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Column: Don't get swept away — watch for rising rivers while camping
Rudi Kiefer

Georgia’s fall weather provides beautiful opportunities for camping. It’s important to bear in mind that campsites aren’t on prime, expensive real estate. It’s hard to place a tent or camper on a slope. So most campgrounds are on relatively flat terrain. Inexpensive real estate tends to be on valley bottoms. It’s nice to sleep next to a burbling stream, but the level area there has been made by the water. In most cases, it’s a floodplain. 

Where the slopes rise steeply on both sides of the floodplain, caution is required. I would never pitch a tent there with serious rain in the forecast because it brings the hazard of flash flooding. In June 2010, the Albert Pike Recreation Area in Arkansas was the site of such a tragic event. Heavy rain caused a flash flood, sweeping away motor homes, tents and trailers. Twenty lives were lost as the Little Missouri River suddenly sent a wall of water into the campground. In good weather, this is a friendly stream with little beaches of pebbles and sand, safe even for the kids to wade in. But with more than 6 inches of rain dropping on the Recreation Area between 1 a.m. and 3 a.m., steep valley sides funneled enough water into it to turn the Little Missouri into a raging torrent. Survivors told stories of hanging in trees, holding on for their lives. Even 10 years after the tragedy, the campground is still closed for overnight use. The U.S. Forest Service website shows permission only for daytime recreation.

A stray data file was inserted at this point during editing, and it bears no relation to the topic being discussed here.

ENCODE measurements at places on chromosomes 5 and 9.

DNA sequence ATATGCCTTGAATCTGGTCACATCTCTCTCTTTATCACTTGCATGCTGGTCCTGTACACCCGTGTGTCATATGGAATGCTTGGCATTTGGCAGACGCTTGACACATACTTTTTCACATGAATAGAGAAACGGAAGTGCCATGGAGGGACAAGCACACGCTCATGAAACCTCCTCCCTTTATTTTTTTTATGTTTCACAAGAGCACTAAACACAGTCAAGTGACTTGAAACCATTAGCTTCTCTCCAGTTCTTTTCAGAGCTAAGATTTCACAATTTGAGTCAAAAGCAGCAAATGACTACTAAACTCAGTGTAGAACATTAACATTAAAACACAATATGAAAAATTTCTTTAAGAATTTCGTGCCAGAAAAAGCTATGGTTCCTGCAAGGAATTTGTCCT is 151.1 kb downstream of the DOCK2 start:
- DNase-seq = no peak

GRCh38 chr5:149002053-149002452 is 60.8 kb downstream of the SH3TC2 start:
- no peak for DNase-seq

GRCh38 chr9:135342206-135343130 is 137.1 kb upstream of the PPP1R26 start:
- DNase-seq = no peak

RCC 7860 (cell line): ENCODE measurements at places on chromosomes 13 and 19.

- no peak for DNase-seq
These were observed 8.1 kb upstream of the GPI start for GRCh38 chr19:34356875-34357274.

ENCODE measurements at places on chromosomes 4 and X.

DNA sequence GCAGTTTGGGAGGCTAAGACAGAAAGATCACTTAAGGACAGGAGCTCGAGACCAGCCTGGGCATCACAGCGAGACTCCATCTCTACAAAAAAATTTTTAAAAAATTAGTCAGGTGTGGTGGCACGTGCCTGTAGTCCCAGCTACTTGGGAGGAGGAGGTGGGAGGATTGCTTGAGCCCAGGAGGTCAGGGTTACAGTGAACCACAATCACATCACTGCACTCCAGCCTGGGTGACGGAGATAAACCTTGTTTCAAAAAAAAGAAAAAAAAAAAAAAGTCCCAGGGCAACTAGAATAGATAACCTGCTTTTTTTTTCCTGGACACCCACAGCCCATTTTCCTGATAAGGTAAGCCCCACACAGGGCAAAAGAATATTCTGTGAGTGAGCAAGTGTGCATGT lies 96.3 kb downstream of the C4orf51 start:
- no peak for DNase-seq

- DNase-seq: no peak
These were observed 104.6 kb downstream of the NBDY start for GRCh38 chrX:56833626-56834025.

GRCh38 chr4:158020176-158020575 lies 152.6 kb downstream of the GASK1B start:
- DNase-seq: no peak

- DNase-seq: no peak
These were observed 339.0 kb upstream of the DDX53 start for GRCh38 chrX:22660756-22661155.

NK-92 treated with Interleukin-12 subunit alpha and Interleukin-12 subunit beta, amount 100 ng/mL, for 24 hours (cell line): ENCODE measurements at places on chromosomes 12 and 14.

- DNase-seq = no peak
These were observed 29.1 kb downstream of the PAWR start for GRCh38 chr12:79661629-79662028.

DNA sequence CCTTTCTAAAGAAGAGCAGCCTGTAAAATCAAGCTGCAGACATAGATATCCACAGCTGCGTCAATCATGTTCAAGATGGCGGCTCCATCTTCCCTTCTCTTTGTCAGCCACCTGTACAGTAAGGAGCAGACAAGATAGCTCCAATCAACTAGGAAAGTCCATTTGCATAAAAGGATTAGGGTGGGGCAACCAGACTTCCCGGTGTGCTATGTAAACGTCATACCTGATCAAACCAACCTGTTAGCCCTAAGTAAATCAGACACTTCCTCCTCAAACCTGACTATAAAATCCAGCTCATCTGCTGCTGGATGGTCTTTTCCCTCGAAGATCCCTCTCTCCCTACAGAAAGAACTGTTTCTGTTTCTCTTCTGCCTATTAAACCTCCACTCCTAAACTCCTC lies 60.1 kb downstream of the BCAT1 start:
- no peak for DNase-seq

Flash floods are different than the slow rise of water we see in some areas during steady rain. Persistent rainfall raises the groundwater table, and the level of each stream reflects this. But rain events that bring several inches of precipitation within a couple of hours create runoff gullies in the valley slopes. Each of them feeds the stream at the bottom until an overwhelming flood wave rushes down the valley. 

When the flood waters recede, accumulated sediment consisting of stones, boulders, tree limbs, sand and topsoil settles down to form more of the flat, level area that’s known as the floodplain. North Georgia has many floodplains along the Chattahoochee, Chestatee, Soque and over rivers. There’s nothing wrong with enjoying a camping trip there, as long as one stays connected to the weather forecast.


Rudi Kiefer, Ph.D., is a professor at Brenau University, teaching physical and health sciences on Brenau’s Georgia campuses and in China. His column appears Sundays and at gainesvilletimes.com.

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